Business Users

Century City is home to a large network of diverse businesses, large and small, creating a huge demand for modern technology.

Business Users


Home Users

Century City is an integrated commercial, residential and leisure precinct where thousands of families live, work, shop and play

Home Users


Fibre Availability

Use our handy tool to check for the availability of a fibre optic internet connection in your area or building

Fibre Availability

Why Century City Connect

Employing cutting edge, innovative technology, Century City Connect provides world-class, open-access fibre-optic connectivity propelling Century City into the First World digital age. Believed to be the first such network of its kind in South Africa, Century City Connect is a carrier neutral ‘last mile’ open-access network over which a select number of Internet Service Providers (ISPs) offer those living and working in the 250-hectare precinct revolutionary voice, broadband and multimedia services. Because Century City’s fibre-optic backbone is carrier neutral, clients are able to choose which of the accredited ISPs’ package best suits them in terms of voice, broadband and multi-media services, as well as costs. Read More…

Optical fibre is a hair-thin strand of glass, specially designed to trap and transmit light pulses. The fibre uses light instead of electricity to carry a signal. It is unique because it can carry high bandwidth signals over long distances without signal degradation, and it can provide those signals simultaneously in both directions – upload and download. Copper media can also carry high bandwidth, but only for a few hundred yards – after which the signal begins to degrade and bandwidth narrows.
Connecting homes directly to fibre optic cable enables enormous improvements in the bandwidth that can be provided to consumers, both now and for many decades to come. Today’s widely commercialized fibre access technology can provide two-way transmission speeds of up to 1 gigabit per second, with 10 gigabit systems now coming to market and even higher bandwidth fibre networks in development. These improvements can be made without having to change the installed fibre, which is why fibre networks are said to be “future proof” and are capable of handling increases in bandwidth demand for decades to come. In addition, all-fibre networks are capable of providing symmetrical bandwidth for downloading and uploading, which give them another advantage over copper-based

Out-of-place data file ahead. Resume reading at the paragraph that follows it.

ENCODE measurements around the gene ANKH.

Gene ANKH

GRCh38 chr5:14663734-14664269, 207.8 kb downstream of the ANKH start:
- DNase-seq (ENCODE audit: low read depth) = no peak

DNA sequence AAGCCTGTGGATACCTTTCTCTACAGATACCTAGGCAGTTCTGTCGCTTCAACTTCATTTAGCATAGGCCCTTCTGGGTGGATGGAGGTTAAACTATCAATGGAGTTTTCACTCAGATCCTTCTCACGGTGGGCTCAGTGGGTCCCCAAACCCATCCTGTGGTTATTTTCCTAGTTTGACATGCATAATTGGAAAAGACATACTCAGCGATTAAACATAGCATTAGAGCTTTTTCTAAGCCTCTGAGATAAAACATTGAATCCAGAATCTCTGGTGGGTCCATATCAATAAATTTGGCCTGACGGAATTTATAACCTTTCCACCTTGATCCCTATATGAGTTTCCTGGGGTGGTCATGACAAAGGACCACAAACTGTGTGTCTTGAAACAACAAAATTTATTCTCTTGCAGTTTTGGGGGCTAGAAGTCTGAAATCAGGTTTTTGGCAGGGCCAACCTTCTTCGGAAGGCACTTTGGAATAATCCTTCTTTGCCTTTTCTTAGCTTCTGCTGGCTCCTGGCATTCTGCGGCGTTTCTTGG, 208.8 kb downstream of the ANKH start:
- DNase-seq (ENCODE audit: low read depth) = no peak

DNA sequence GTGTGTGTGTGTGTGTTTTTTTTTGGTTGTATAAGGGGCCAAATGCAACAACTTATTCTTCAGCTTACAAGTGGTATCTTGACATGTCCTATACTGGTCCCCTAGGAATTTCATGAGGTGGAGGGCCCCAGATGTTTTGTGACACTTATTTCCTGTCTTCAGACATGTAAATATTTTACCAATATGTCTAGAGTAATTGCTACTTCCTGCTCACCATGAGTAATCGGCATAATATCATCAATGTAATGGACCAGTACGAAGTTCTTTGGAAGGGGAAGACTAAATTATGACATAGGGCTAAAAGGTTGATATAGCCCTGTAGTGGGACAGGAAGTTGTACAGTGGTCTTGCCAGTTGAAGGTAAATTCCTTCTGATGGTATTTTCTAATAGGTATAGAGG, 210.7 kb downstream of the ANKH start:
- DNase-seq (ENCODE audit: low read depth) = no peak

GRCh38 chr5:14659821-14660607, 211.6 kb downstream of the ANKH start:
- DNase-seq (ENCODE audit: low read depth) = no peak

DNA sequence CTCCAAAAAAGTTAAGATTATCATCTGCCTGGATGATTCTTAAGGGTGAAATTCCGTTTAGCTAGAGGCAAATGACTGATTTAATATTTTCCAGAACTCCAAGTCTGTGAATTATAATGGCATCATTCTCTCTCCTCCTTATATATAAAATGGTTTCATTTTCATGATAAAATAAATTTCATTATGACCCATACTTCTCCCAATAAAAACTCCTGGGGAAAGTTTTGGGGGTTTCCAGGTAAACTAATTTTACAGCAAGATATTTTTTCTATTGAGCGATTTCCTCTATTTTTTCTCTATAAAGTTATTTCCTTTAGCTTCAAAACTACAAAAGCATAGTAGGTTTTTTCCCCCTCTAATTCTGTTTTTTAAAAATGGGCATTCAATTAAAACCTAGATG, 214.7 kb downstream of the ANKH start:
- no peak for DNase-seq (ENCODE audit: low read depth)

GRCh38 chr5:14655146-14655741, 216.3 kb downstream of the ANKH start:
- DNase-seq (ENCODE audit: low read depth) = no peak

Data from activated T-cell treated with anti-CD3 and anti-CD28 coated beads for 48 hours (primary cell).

Ever-accelerating demands for more bandwidth and faster connectivity, driven by increasingly sophisticated video services and other applications, have prompted telecommunications providers to carefully consider which access technologies will enable them to meet their subscribers needs far into the future. Running fiber all the way to homes and businesses has become the best way to stay ahead of that demand. In addition, many telephone companies are upgrading to FTTH because it gives them the ability to deliver a television service to their subscribers, in addition to the fastest possible Internet service, which enables them to compete with cable television providers. And many “municipalities” like Centurty City provide FTTH service because they know that world class connectivity is essential to attracting businesses and jobs and enhancing the quality of life for their residents.
The main driver is the proliferation of video over the Internet, particularly via video services such as Netflix, Hulu and YouTube. In its annual Visual Networking Forecast, Cisco estimates that by 2016 1.2 million video minutes – the equivalent of 833 days (or over two years) – will travel the Internet every second. In addition, the number of Internet-enabled devices in the average home continues to grow, as consumers purchase more smart-phones, tablets and Internet video devices (such as Roku boxes), as well as machine-to-machine devices – and together these devices are increasing the need for more bandwidth to the home. Cisco projects that by 2016 there will be nearly 18.9 billion network connections – almost 2.5 connections for each person on earth – compared with 10.3 billion in 2011.
Wireless mobility is increasingly important to the proliferation of Internet applications and services. But when you look at connectivity from end to end, the vast majority of the signals are carried over fixed line (and increasingly) fiber infrastructure, whether it’s to a cell tower in the neighborhood, a wi-fi access point in a business or community center, or a wireless router in the home. It is this blend of robust wireless mobility and ultra high speed Fibre connectivity that is driving the development of the “always available” platform that is delivering increasingly sophisticated, high-bandwidth services and applications to both consumers and businesses. At the end of the day, fibre it the best way of getting stable reliable connectivity.

Fibre vs ADSL

  • ADSL is asymmetrical where fibre is symmetrical.
  • The contention ratio of fibre is very low compared to ADSL where it can be as high as 30:1

10Mbps Line Speed Comparison

Fibre – Download Speed = 9.98 Mbps
ADSL – Download Speed = 8 Mbps

Fibre – Upload Speed= 9.98 Mbps
ADSL – Upload Speed= 0.8 Mbps

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